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When I use dialogue within the stories I write I have a bad habit of writing dialogue after dialogue without indication as to who is talking. An example is when I do this in a story

“Arden! Darling, it’s time.”

“Time? Time for what Cecilia?”

“Why it’s time for your memory wipe.”

“Memory wipe? What the Hell do you mean?”

“I mean exactly what I said. It’s time for your memory wipe. You’ve reached the end of your assassin training and the contract that you signed when you started states that when you reach the age of seventeen you will have your mind wiped of everything that has happened to you and you experiences.”

Is this confusing to readers or is it fine to leave it?

marked as duplicate by wetcircuit, Thomo, Pawana, JP Chapleau, Ken Mohnkern Jun 22 '18 at 14:53

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Correct... is an ambiguous term. So I'll show some simple and concise guidelines to make sure your reader knows who's speaking.

"What are you even talkin' 'bout?"

He sighs, shaking his head in disgust.

"Hey! I'm talkin' ta you!"

"Unfortunately, yes."

So in this setup, with each new paragraph, you have a dialogue 'chance'. If there's no dialogue, that person didn't speak. What's more important to note here, is the difference in character voice, though. Even with this little actual dialogue, you should be able to tell them apart.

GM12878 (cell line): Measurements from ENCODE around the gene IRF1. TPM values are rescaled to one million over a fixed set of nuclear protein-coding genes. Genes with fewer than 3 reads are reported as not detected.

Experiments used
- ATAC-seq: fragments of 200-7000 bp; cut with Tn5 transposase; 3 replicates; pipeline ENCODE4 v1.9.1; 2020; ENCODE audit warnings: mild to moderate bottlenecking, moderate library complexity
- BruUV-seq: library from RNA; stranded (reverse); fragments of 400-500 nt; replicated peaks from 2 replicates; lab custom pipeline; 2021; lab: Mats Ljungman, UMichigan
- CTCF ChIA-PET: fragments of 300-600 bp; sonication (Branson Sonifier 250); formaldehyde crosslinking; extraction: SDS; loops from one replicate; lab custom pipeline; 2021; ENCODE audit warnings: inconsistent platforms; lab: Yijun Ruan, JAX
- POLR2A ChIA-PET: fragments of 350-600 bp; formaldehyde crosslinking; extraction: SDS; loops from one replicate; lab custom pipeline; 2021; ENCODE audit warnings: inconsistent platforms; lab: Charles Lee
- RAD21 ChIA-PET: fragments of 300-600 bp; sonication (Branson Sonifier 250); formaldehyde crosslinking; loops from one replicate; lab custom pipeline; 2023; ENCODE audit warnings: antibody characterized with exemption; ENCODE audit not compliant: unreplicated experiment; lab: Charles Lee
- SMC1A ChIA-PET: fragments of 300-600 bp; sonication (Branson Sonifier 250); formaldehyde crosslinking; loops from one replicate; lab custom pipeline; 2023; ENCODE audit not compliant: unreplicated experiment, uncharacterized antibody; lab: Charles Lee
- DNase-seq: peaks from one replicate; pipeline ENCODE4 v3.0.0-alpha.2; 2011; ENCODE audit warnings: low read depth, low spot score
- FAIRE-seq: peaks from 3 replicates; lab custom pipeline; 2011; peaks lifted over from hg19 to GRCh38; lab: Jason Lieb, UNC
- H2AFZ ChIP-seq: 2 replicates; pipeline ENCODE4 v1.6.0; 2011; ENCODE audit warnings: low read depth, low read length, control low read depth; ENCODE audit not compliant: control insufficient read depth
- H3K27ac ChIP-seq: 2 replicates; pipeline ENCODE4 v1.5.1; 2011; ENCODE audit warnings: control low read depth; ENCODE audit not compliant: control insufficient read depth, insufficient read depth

What my suggestion is, is for you to:

1) Give each character a unique voice. Whether by means of slang, or unique word choice, or unique focus.

2) Never let more than one character speak within a single paragraph. In fact, some might even argue that each paragraph should have only one character's actions.

"Hey! I'm talkin' ta you!" The boy balled his fists tight.

So, if you follow this guideline, your reader will automatically know, just by the action, that 'the boy' said it, simply because his action follows. Dialogue tags are less needed in this format, but it isn't a universal rule (not yet).


I would recommend keeping the amount of people speaking in a single scene to a minimum, if at all possible. Why? It gets really confusing really quickly. So try to limit it to 1 or 2, in general, and maybe 3 or 4 if you can't avoid it. Why?

"Who do you think you is?!" A demanded.

"Are," B corrected.

"Jeez. Can you believe this guy?" C shakes his head, truly worrying for the future of their species.

"Wha' a'e you on about?" A was confused.

"You said," E begins, shaking her head. "Who do you think you is. My partner simply corrected you by..."

You get the point. It's hard for the reader to keep track of all these people. While, yes, some scenes don't allow you to avoid this. Like press briefings, college classroom lectures, and police crime scenes. Try to focus on smaller bits, so the reader only has to keep track of maybe three or four characters, tops.

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